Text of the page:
Denise Black

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Denise Black
Born (1958-03-16) 16 March 1958 (age 60)
Emsworth, Hampshire, England
Spouse(s) Paul Sand
Children 2
Website Denise Black

Denise Black (born 16 March 1958 in Emsworth, Hampshire) is an English actress, best known for playing Denise Osbourne in the ITV soap Coronation Street on and off from 1992 until June 2017, Hazel Tyler in Channel 4's Queer As Folk in 1999 and 2000 and Cucumber in 2015, both written by Russell T Davies and for playing Joanie Wright in Emmerdale from June to November 2013, and again from June 2015 until January 2017. She has also had a small appearance in ITV sitcom Benidorm playing Gloria.

Early life and career[edit]

After attending Portsmouth High School for Girls, Black studied psychology at London University. She had taken a number of jobs, including working in a local psychiatric care home. After graduating, she started travelling to Gibraltar and later the West Indies, where she decided she wanted to become an actress. Her first professional role was as a cat in Miniatures at Sheffield's Crucible Theatre. She worked in several fringe theatres before gaining her Equity card in 1980. Black joined the Actors' Touring Company and performed Shakespeare around South America and in Israel, Greece and Yugoslavia.[1]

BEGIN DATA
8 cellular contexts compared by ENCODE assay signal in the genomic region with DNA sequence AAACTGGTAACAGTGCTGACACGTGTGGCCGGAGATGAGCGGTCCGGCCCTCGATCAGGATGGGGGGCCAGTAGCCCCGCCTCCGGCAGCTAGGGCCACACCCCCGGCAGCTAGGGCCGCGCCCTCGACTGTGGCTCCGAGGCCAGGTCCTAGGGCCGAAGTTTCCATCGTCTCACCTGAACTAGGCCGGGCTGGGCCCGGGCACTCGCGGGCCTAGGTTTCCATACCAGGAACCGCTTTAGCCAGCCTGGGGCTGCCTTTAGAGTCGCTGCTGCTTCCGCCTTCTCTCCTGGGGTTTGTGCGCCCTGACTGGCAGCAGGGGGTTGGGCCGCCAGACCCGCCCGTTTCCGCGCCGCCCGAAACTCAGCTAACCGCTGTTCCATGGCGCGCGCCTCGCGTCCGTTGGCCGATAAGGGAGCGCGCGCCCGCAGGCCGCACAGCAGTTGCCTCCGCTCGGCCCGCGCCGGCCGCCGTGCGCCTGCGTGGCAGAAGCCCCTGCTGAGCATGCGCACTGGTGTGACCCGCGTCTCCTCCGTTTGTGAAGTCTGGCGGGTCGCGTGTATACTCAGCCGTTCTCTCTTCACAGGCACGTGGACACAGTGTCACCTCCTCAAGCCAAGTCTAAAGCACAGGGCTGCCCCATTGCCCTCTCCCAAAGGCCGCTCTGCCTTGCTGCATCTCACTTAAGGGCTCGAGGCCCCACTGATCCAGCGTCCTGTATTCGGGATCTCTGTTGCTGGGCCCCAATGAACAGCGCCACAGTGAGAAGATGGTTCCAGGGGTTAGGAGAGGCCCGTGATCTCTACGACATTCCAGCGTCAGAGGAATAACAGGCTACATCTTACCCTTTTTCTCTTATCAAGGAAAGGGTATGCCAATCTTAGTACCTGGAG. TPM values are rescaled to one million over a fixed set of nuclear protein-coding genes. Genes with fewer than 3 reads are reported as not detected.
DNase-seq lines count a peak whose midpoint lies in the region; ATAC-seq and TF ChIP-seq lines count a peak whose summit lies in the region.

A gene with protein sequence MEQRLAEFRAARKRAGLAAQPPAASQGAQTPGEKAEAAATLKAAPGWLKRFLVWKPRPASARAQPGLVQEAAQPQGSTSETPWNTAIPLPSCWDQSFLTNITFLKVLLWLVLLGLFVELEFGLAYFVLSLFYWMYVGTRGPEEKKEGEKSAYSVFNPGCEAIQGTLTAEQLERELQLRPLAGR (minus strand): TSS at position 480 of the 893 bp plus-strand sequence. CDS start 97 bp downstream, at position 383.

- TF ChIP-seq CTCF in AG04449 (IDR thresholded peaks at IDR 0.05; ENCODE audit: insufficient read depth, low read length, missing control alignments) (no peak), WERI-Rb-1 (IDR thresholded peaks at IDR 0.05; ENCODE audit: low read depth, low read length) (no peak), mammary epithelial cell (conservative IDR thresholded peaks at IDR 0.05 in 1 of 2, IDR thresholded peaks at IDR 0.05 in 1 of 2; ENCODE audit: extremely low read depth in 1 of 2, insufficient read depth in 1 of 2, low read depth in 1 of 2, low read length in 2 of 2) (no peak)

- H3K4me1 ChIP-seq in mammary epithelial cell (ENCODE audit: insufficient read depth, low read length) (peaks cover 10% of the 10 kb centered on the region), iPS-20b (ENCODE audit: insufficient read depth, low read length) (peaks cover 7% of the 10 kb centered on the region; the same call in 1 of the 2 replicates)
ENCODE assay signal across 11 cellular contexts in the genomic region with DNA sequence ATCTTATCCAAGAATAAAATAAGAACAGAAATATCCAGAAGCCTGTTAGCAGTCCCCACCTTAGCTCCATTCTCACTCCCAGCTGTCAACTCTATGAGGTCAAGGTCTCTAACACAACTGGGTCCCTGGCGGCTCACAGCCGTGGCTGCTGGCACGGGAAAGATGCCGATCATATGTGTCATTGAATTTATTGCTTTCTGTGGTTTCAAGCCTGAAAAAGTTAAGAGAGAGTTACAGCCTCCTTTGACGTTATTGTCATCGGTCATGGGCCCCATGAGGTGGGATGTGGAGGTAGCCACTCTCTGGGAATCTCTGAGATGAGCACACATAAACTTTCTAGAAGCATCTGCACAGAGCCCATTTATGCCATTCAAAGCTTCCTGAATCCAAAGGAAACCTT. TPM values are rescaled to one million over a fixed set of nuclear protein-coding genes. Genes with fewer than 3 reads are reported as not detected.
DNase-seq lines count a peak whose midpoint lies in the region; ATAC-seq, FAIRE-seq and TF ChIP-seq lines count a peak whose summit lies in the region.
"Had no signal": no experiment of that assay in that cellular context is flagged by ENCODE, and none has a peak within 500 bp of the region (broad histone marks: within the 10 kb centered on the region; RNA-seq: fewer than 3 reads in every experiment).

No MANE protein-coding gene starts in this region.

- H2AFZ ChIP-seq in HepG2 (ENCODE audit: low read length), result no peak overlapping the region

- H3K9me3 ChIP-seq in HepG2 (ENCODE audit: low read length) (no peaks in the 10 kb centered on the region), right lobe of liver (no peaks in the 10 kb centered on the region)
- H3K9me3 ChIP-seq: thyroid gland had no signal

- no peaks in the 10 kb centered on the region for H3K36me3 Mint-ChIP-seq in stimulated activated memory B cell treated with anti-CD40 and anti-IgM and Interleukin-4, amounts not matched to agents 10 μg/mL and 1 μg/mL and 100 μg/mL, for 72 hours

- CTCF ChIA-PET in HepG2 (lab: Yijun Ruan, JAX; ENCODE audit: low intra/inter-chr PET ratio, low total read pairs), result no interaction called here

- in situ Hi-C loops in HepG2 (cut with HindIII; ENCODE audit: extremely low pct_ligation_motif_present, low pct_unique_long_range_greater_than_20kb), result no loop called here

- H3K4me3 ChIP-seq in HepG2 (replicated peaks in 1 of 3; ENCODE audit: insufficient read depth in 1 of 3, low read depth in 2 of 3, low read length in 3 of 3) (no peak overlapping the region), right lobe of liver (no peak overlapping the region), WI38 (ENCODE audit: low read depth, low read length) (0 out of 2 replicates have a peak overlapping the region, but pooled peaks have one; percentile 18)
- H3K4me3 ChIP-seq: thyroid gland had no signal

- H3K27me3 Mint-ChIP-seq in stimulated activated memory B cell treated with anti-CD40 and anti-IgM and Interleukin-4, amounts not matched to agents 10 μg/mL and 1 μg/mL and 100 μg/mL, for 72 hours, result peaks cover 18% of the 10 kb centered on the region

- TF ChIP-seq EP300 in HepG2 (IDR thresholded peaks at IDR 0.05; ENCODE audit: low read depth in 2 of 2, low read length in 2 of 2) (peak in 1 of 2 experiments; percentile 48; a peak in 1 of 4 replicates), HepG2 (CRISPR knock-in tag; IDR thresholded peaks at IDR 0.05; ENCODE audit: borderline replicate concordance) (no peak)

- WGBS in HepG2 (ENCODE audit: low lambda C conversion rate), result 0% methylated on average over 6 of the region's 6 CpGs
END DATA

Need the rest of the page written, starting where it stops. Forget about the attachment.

When Black returned to the UK, she appeared with fellow-actresses Josie Lawrence and Kate McKenzie at the Newcastle Playhouse in La Pasionaria – and, to further their interests in music and singing, they formed a jazz group, Denise Black & the Kray Sisters. Her friendship with Josie Lawrence landed Black parts in Channel 4's Saturday Live and Josie. Black then joined Julian Clary on stage at London's Donmar Warehouse. Black took a break from acting while expecting her first child, Sam. In 1988 she appeared at the Oldham Coliseum in The Threepenny Opera, the following year she toured with Art of Success. In 1990 she made her television drama debut in Casualty as a woman woking as a street prostitute and appeared at Bolton's Octagon Theatre in Stop Children's Laughter. Black appeared in 1991 on TV as Carrie Evans in Shoscombe Old Place, episode 60 of ITV's and WGBH, Boston's The Casebook of Sherlock Holmes and on stage as Goneril in Shakespeare's King Lear, toured in Shakespeare's Twelfth Night with the Cambridge Touring Company – and gave birth to a daughter, Dandy.[1]